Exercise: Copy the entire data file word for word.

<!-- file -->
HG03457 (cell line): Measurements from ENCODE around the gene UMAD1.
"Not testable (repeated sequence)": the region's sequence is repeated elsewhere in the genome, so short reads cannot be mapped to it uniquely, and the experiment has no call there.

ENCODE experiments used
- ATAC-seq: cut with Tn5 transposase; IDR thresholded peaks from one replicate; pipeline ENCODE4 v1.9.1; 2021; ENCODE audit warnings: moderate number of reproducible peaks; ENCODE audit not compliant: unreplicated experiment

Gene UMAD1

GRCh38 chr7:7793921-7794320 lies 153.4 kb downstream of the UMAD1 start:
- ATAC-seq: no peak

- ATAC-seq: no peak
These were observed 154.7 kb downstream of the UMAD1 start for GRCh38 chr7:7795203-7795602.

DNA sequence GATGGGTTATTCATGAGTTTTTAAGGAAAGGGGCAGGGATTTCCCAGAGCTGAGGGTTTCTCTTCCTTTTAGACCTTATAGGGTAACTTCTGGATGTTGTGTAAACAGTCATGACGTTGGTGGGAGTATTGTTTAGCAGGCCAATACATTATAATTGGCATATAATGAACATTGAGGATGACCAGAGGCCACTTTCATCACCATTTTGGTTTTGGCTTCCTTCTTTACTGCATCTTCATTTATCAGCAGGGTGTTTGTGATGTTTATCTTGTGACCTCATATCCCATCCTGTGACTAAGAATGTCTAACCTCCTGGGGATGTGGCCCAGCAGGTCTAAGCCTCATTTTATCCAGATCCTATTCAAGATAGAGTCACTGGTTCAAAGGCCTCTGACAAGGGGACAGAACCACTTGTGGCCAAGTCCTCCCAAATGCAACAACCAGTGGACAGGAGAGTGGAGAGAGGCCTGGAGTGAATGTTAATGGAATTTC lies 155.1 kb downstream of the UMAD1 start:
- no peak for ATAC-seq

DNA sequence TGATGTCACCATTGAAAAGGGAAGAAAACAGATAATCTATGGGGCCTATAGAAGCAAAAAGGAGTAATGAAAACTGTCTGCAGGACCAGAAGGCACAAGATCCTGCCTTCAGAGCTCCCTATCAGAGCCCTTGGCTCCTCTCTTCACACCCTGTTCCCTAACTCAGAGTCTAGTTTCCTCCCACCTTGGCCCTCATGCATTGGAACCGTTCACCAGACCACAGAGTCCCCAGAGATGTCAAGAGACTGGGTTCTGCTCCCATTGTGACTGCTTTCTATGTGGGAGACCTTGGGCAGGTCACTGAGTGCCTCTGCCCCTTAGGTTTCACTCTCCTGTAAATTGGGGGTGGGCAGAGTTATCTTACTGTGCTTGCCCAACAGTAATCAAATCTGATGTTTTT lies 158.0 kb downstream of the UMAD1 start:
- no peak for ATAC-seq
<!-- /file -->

HG03457 (cell line): Measurements from ENCODE around the gene UMAD1.
"Not testable (repeated sequence)": the region's sequence is repeated elsewhere in the genome, so short reads cannot be mapped to it uniquely, and the experiment has no call there.

ENCODE experiments used
- ATAC-seq: cut with Tn5 transposase; IDR thresholded peaks from one replicate; pipeline ENCODE4 v1.9.1; 2021; ENCODE audit warnings: moderate number of reproducible peaks; ENCODE audit not compliant: unreplicated experiment

Gene UMAD1

GRCh38 chr7:7793921-7794320 lies 153.4 kb downstream of the UMAD1 start:
- ATAC-seq: no peak

- ATAC-seq: no peak
These were observed 154.7 kb downstream of the UMAD1 start for GRCh38 chr7:7795203-7795602.

DNA sequence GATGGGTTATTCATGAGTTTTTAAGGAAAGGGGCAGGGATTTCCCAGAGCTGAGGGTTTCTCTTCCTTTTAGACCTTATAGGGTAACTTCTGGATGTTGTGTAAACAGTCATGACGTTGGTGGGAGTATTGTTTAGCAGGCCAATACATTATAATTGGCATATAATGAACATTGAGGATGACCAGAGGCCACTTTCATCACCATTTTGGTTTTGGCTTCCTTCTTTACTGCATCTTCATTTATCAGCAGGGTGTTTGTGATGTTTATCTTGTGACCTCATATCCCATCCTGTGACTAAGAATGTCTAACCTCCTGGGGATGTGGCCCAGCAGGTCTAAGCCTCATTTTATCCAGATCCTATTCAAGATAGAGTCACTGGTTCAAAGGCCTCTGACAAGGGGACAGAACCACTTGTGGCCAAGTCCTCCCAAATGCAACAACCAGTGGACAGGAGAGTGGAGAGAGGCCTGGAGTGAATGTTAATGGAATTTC lies 155.1 kb downstream of the UMAD1 start:
- no peak for ATAC-seq

DNA sequence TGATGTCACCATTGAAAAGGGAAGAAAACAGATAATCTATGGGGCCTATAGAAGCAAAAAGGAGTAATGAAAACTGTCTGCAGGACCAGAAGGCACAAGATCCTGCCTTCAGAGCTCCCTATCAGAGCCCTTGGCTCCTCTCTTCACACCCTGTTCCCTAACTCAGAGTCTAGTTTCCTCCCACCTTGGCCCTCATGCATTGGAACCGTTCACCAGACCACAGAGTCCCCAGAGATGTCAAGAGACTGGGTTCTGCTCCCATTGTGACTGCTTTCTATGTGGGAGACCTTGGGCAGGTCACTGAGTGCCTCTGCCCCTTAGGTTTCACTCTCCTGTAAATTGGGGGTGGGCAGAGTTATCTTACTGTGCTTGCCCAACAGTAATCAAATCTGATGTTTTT lies 158.0 kb downstream of the UMAD1 start:
- no peak for ATAC-seq